How many HDD's can one system actually handle

Hello, I’m planning on building 1 main farming machine and I got a lot of 2-3TB Hdds lets say, if I want to connect them all to one system later won’t there be some bottleneck for farming? I’ve heard there must be some response time from them (need to look closer at this)
So let’s say connecting 12 hdds via sata ports on the motherboard and 40+ with XT-XINTE For Marvell 88SE9215 8 Ports SATA3.0 or Adaptec ASR-71605… what do you think? thanks

the response time issue was pretty much more about many NAS devices across the network (1-2 should be fine). On a local machine, you should be fine to the limits of what your board can support. Though, I would question 40 devices on those boards? How are they getting connected (and I don’t think a normal board could handle that?)

oh ok I see… about the 40 devices, check those 2 adapters at the end of the post the Adaptec allow you to connect 16 more sata devices via Pcie port, I got ASUS Rampage V extreme workstation motherboard with free 4x pcie and cpu with 40 pcie lanes hope it can handle it :smiley:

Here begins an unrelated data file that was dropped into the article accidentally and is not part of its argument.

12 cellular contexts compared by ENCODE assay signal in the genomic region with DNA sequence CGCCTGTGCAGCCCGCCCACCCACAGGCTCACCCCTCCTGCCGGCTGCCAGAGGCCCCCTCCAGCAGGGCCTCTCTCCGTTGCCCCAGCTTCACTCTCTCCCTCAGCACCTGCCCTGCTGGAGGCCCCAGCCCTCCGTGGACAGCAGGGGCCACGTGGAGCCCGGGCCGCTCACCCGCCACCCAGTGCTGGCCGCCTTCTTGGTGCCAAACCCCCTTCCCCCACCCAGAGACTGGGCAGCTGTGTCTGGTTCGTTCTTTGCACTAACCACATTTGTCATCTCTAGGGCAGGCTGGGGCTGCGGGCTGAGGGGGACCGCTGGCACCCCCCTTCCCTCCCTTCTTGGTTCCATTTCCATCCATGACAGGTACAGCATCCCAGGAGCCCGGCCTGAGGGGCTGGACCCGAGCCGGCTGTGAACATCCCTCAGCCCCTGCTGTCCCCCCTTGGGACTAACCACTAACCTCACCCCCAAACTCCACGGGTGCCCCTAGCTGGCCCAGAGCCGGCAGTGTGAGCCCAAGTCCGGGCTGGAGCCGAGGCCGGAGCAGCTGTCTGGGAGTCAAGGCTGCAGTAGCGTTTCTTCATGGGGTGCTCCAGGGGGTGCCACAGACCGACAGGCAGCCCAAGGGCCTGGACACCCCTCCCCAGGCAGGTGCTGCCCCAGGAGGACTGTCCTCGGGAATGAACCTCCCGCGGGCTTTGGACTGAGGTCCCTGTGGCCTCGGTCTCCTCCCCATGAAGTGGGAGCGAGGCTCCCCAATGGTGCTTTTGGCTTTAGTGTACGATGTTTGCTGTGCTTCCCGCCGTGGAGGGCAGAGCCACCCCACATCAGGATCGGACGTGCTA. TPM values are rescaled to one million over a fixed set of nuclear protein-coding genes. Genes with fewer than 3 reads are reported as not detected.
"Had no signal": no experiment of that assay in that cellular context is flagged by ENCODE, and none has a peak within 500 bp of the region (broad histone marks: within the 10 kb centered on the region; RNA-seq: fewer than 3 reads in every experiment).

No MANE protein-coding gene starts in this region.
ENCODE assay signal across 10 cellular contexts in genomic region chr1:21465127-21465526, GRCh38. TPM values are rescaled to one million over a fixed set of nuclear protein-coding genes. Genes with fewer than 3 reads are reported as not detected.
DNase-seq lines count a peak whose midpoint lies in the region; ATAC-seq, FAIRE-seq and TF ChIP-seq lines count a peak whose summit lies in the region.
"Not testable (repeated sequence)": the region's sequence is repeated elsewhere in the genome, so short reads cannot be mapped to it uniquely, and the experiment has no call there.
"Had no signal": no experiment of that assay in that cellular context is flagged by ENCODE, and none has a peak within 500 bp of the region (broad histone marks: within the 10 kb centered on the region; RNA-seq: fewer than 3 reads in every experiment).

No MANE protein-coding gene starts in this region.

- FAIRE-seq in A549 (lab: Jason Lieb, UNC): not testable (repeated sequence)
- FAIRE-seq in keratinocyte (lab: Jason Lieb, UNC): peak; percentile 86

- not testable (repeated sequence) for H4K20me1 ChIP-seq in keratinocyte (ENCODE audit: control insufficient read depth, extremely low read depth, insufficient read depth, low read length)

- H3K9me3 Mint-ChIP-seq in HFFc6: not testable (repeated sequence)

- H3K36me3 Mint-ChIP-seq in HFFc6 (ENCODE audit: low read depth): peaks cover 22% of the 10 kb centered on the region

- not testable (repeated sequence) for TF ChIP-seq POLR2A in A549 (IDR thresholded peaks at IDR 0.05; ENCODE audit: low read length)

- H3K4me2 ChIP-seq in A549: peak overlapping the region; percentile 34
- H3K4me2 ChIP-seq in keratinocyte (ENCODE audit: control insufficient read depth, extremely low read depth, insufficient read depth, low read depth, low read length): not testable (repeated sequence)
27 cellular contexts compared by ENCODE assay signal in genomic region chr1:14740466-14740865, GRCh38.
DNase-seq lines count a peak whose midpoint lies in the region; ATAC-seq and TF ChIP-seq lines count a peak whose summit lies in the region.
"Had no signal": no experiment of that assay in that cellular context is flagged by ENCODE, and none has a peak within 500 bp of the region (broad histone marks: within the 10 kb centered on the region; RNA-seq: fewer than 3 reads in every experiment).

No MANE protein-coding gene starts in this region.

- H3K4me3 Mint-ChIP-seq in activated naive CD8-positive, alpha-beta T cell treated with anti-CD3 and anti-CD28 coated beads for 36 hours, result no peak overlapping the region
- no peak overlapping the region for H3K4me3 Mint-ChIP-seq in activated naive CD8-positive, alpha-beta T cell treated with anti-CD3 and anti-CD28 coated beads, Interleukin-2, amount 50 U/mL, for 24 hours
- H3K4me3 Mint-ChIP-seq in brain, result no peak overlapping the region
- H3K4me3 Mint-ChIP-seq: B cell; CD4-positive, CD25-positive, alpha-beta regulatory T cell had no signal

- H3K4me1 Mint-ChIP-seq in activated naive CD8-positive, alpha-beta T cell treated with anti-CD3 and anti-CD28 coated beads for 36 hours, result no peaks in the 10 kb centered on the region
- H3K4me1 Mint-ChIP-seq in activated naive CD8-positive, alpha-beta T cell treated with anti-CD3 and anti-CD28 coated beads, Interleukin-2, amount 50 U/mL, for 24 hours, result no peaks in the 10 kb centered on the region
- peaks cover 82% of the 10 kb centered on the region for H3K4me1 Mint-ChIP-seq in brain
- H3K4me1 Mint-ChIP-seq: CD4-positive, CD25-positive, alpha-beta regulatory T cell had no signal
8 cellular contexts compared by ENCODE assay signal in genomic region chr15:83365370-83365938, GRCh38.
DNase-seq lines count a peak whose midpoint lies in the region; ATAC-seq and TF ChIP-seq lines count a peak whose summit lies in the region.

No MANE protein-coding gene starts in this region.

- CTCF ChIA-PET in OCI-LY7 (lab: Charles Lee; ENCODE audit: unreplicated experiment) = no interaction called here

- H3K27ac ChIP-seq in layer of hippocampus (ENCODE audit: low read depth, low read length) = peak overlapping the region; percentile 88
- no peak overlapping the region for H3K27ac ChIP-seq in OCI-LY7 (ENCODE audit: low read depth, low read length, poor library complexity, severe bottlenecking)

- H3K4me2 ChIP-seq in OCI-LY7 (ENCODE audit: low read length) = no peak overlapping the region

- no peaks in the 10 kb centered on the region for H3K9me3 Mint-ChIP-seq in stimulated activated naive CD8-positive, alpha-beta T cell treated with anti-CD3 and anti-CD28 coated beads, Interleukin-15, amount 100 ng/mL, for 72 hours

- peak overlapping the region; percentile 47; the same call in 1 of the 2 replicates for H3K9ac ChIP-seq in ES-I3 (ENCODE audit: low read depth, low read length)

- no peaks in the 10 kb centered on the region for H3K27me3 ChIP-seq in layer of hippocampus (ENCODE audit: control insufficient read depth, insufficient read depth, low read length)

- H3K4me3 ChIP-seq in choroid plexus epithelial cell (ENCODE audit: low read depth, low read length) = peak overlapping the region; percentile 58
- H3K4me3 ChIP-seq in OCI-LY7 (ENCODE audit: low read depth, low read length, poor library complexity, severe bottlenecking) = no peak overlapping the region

Make sure the power supply can handle spinning up that many HDDs at the same time. I doubt a consumer PSU can do that. There’s a reason why many NAS devices stagger the spin-up of HDDs.


hmm spinning hdd uses what like 10-15watts max? also consumer psu could handle that if you have the right reductions and know max wattage one cable can provide… but I will surely go for high quality one to not burn them out, I can also combine 2 and more psu on one system no probs

You need to look it up for the disks you’re using. 10 watts is a low estimate for spin up which is what @gerhard is talking about.

For example, I have a some old 2TB Hitachi HUA723020ALA640 disks. Their spin up consumption is 1.2A @ 5v and 2A @ 12v. I have 15 of them which means 95W on the 5v rail and 360W on the 12v rail if they all spin up at the same time.

That doesn’t take into account how much current a wire can carry. Be warned, I have no idea what I’m talking about here, but this site estimates 5A on an 18AWG wire to “be safe”. I don’t know what gauge of wires come with power supplies. This site says up to 9.5A on an 18AWG wire (if I’m reading it right).